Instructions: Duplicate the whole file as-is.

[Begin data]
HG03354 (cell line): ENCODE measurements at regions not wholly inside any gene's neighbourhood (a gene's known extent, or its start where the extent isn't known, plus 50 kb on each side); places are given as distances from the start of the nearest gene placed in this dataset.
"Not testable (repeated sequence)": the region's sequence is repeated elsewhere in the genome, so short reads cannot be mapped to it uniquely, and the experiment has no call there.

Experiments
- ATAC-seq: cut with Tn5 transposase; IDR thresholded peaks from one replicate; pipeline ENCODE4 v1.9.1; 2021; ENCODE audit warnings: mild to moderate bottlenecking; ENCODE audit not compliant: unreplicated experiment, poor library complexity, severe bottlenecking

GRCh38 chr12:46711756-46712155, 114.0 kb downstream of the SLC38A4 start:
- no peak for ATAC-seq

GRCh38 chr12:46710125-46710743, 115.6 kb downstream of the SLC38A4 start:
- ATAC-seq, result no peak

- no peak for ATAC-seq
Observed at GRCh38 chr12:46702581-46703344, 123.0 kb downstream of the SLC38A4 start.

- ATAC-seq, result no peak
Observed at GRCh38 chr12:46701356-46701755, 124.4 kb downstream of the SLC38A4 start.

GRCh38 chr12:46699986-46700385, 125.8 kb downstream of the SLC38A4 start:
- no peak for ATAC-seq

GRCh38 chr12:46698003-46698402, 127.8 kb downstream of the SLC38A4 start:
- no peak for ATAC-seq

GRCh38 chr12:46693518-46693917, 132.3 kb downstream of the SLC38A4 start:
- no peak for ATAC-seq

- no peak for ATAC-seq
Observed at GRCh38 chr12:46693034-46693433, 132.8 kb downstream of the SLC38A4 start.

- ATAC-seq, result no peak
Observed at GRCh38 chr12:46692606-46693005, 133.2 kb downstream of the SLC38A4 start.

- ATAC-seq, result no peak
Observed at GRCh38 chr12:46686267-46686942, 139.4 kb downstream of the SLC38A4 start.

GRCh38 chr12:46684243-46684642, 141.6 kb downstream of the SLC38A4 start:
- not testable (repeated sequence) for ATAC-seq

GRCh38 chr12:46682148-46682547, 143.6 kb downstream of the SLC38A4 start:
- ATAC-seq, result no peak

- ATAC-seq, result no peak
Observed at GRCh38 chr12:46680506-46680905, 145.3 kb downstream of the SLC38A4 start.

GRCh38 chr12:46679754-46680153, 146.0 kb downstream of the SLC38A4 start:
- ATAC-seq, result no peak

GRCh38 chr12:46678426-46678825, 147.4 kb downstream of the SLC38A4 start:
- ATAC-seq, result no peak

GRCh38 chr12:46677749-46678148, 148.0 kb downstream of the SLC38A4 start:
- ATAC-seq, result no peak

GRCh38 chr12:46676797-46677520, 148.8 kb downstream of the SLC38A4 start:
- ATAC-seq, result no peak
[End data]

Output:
HG03354 (cell line): ENCODE measurements at regions not wholly inside any gene's neighbourhood (a gene's known extent, or its start where the extent isn't known, plus 50 kb on each side); places are given as distances from the start of the nearest gene placed in this dataset.
"Not testable (repeated sequence)": the region's sequence is repeated elsewhere in the genome, so short reads cannot be mapped to it uniquely, and the experiment has no call there.

Experiments
- ATAC-seq: cut with Tn5 transposase; IDR thresholded peaks from one replicate; pipeline ENCODE4 v1.9.1; 2021; ENCODE audit warnings: mild to moderate bottlenecking; ENCODE audit not compliant: unreplicated experiment, poor library complexity, severe bottlenecking

GRCh38 chr12:46711756-46712155, 114.0 kb downstream of the SLC38A4 start:
- no peak for ATAC-seq

GRCh38 chr12:46710125-46710743, 115.6 kb downstream of the SLC38A4 start:
- ATAC-seq, result no peak

- no peak for ATAC-seq
Observed at GRCh38 chr12:46702581-46703344, 123.0 kb downstream of the SLC38A4 start.

- ATAC-seq, result no peak
Observed at GRCh38 chr12:46701356-46701755, 124.4 kb downstream of the SLC38A4 start.

GRCh38 chr12:46699986-46700385, 125.8 kb downstream of the SLC38A4 start:
- no peak for ATAC-seq

GRCh38 chr12:46698003-46698402, 127.8 kb downstream of the SLC38A4 start:
- no peak for ATAC-seq

GRCh38 chr12:46693518-46693917, 132.3 kb downstream of the SLC38A4 start:
- no peak for ATAC-seq

- no peak for ATAC-seq
Observed at GRCh38 chr12:46693034-46693433, 132.8 kb downstream of the SLC38A4 start.

- ATAC-seq, result no peak
Observed at GRCh38 chr12:46692606-46693005, 133.2 kb downstream of the SLC38A4 start.

- ATAC-seq, result no peak
Observed at GRCh38 chr12:46686267-46686942, 139.4 kb downstream of the SLC38A4 start.

GRCh38 chr12:46684243-46684642, 141.6 kb downstream of the SLC38A4 start:
- not testable (repeated sequence) for ATAC-seq

GRCh38 chr12:46682148-46682547, 143.6 kb downstream of the SLC38A4 start:
- ATAC-seq, result no peak

- ATAC-seq, result no peak
Observed at GRCh38 chr12:46680506-46680905, 145.3 kb downstream of the SLC38A4 start.

GRCh38 chr12:46679754-46680153, 146.0 kb downstream of the SLC38A4 start:
- ATAC-seq, result no peak

GRCh38 chr12:46678426-46678825, 147.4 kb downstream of the SLC38A4 start:
- ATAC-seq, result no peak

GRCh38 chr12:46677749-46678148, 148.0 kb downstream of the SLC38A4 start:
- ATAC-seq, result no peak

GRCh38 chr12:46676797-46677520, 148.8 kb downstream of the SLC38A4 start:
- ATAC-seq, result no peak